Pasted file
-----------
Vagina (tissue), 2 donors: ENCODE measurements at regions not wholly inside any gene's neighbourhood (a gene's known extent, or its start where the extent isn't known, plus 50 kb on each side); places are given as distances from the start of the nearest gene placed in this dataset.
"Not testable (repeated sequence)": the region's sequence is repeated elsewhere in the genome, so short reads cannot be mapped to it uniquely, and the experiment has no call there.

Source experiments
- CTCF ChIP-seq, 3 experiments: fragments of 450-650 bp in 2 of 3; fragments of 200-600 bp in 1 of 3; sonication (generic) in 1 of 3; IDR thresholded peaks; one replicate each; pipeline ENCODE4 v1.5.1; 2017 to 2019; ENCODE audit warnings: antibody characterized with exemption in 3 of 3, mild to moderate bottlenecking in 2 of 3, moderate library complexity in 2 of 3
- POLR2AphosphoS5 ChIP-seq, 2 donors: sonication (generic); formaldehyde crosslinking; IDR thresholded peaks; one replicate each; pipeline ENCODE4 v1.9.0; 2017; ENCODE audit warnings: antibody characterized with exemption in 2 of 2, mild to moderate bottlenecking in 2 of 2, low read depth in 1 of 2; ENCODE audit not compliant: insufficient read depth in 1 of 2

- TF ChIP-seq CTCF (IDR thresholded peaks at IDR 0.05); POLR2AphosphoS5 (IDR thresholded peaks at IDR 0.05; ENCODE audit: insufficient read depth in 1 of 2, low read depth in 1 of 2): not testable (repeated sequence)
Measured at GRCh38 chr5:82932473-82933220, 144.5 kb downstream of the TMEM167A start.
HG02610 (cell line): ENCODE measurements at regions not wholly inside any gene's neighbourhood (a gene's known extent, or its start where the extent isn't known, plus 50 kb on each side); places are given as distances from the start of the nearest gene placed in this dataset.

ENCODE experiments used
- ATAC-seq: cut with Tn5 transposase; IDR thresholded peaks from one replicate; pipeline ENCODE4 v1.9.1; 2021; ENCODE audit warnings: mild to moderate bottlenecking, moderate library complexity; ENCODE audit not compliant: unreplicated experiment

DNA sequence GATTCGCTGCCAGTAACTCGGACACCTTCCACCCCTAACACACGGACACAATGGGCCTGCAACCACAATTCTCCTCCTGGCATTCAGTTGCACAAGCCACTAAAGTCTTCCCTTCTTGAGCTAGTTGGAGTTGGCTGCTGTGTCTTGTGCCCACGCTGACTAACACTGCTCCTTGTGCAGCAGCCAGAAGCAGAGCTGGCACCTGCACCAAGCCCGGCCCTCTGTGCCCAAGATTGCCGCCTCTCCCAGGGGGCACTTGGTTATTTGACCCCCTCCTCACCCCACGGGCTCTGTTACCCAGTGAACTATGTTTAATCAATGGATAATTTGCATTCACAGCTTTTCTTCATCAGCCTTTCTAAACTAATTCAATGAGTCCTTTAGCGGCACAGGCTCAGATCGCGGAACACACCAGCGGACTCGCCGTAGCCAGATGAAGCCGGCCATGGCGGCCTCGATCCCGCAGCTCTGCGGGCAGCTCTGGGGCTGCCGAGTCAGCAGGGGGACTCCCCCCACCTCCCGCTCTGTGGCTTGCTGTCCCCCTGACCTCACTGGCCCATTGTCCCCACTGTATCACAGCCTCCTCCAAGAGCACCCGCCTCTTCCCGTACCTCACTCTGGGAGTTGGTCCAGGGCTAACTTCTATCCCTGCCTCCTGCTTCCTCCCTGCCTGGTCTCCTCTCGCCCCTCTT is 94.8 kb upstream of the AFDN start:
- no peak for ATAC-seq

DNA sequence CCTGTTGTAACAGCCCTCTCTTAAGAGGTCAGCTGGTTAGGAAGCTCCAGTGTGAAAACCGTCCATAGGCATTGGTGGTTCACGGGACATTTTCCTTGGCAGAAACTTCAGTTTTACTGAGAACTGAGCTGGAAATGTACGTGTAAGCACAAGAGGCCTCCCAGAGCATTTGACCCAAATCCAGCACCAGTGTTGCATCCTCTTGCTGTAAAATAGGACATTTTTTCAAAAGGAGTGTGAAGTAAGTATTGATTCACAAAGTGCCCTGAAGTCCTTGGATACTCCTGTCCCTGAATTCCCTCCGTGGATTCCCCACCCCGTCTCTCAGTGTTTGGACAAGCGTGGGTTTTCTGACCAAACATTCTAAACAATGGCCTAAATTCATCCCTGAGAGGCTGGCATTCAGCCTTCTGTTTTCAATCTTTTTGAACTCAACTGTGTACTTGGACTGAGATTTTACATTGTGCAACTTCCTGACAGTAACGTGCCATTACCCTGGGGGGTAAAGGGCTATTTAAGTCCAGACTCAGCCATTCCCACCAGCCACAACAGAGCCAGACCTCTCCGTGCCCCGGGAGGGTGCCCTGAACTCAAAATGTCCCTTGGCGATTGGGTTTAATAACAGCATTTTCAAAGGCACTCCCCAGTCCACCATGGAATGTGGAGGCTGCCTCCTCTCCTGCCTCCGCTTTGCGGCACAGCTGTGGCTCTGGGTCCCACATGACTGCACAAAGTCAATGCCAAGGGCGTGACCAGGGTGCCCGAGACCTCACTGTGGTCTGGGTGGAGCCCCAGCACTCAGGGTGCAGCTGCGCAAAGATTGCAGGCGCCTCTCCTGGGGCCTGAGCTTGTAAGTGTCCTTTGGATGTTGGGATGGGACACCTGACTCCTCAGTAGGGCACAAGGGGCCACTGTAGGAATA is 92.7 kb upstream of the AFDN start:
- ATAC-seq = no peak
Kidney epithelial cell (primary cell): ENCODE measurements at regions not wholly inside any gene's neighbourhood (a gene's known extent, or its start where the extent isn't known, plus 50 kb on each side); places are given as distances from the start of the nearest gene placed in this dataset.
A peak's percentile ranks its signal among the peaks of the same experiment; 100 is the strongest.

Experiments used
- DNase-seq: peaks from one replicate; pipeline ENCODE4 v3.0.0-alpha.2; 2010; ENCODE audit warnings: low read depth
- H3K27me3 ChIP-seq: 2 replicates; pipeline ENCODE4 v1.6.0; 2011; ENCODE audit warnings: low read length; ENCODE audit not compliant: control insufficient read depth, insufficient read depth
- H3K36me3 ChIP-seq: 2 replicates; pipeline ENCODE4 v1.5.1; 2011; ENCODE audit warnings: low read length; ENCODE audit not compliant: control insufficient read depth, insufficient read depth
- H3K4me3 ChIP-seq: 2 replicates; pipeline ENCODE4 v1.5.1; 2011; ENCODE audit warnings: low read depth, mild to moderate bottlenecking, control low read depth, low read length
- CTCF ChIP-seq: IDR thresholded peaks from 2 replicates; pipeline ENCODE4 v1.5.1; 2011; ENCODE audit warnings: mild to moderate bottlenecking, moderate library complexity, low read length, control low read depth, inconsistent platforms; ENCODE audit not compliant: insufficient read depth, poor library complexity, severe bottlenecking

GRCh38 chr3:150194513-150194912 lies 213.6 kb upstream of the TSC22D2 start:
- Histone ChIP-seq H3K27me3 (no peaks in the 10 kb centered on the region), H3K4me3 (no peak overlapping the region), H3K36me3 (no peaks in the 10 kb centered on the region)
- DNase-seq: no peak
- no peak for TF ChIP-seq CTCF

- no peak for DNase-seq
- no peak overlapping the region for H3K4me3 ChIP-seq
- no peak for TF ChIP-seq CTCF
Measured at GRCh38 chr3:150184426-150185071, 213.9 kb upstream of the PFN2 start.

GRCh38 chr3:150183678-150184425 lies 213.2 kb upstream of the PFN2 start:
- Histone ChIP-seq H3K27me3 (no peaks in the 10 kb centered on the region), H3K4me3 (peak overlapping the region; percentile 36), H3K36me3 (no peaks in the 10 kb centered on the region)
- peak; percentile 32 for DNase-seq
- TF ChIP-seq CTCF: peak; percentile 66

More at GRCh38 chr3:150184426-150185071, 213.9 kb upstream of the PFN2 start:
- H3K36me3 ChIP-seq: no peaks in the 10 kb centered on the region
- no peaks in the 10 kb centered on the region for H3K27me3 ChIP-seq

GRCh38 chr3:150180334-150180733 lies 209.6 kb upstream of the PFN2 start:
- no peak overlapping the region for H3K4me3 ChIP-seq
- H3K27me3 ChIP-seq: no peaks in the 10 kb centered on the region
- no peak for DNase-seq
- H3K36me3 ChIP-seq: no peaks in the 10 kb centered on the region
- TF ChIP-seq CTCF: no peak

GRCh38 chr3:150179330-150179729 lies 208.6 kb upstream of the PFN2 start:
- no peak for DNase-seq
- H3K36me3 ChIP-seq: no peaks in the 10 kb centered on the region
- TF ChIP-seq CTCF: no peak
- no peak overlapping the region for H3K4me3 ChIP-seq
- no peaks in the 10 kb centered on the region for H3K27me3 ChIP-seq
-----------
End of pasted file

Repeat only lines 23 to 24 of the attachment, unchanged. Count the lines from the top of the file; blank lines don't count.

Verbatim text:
GRCh38 chr3:150194513-150194912 lies 213.6 kb upstream of the TSC22D2 start:
- Histone ChIP-seq H3K27me3 (no peaks in the 10 kb centered on the region), H3K4me3 (no peak overlapping the region), H3K36me3 (no peaks in the 10 kb centered on the region)